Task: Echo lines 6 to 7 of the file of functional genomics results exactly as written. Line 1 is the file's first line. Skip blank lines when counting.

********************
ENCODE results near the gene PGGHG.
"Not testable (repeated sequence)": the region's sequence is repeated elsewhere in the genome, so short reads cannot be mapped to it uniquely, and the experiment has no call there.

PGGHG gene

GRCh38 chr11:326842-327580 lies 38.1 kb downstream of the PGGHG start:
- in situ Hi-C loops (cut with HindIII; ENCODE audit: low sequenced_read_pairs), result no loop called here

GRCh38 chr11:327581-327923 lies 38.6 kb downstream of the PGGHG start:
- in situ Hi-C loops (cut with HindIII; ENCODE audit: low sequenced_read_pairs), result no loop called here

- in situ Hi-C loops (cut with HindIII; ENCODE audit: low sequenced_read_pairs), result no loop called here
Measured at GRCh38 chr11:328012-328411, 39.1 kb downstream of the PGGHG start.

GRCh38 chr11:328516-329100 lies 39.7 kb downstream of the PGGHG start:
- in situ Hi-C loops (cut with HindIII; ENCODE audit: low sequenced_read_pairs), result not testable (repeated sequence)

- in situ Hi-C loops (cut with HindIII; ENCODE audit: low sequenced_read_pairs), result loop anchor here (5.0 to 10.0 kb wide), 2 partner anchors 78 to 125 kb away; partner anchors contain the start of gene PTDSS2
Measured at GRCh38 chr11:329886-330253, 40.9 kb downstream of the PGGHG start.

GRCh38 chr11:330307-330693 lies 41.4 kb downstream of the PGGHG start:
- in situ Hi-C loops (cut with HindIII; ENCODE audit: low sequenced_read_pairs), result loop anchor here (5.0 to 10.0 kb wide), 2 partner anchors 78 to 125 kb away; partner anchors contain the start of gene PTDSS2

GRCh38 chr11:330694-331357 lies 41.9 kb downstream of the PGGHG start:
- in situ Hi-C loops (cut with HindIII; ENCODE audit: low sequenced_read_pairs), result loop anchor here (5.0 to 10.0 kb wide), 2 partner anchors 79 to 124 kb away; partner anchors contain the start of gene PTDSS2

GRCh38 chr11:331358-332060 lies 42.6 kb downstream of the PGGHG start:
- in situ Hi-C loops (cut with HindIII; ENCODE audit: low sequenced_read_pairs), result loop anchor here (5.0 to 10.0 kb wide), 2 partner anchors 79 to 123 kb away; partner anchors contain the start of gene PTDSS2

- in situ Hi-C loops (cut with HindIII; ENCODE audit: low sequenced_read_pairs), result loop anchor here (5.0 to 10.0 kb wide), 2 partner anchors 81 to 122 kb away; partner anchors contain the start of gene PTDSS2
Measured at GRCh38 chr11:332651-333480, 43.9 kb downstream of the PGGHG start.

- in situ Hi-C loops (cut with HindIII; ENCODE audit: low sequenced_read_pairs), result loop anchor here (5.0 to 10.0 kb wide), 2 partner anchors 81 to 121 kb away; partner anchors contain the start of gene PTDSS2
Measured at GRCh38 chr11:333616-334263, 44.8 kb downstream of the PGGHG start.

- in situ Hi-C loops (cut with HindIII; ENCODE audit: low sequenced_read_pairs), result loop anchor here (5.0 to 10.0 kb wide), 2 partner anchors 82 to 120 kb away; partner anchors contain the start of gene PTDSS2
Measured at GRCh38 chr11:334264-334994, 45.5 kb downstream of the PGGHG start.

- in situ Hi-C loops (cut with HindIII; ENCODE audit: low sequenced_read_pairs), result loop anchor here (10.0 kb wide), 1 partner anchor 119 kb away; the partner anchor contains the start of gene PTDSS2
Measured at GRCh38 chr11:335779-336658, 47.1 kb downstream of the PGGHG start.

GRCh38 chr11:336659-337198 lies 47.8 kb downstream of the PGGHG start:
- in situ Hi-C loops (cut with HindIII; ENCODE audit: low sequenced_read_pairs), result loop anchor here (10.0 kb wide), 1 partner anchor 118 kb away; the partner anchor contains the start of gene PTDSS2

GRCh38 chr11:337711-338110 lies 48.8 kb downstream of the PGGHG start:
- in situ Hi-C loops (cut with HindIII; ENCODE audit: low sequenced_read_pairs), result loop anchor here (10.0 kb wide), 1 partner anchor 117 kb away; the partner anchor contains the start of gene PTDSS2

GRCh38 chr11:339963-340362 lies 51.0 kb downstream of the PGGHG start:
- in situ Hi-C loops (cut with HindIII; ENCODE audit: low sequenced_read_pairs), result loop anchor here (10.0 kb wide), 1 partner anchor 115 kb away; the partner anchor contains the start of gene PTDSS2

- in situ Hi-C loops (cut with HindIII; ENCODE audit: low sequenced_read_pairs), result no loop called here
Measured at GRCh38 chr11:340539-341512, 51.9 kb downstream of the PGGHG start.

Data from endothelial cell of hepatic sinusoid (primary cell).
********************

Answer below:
GRCh38 chr11:327581-327923 lies 38.6 kb downstream of the PGGHG start:
- in situ Hi-C loops (cut with HindIII; ENCODE audit: low sequenced_read_pairs), result no loop called here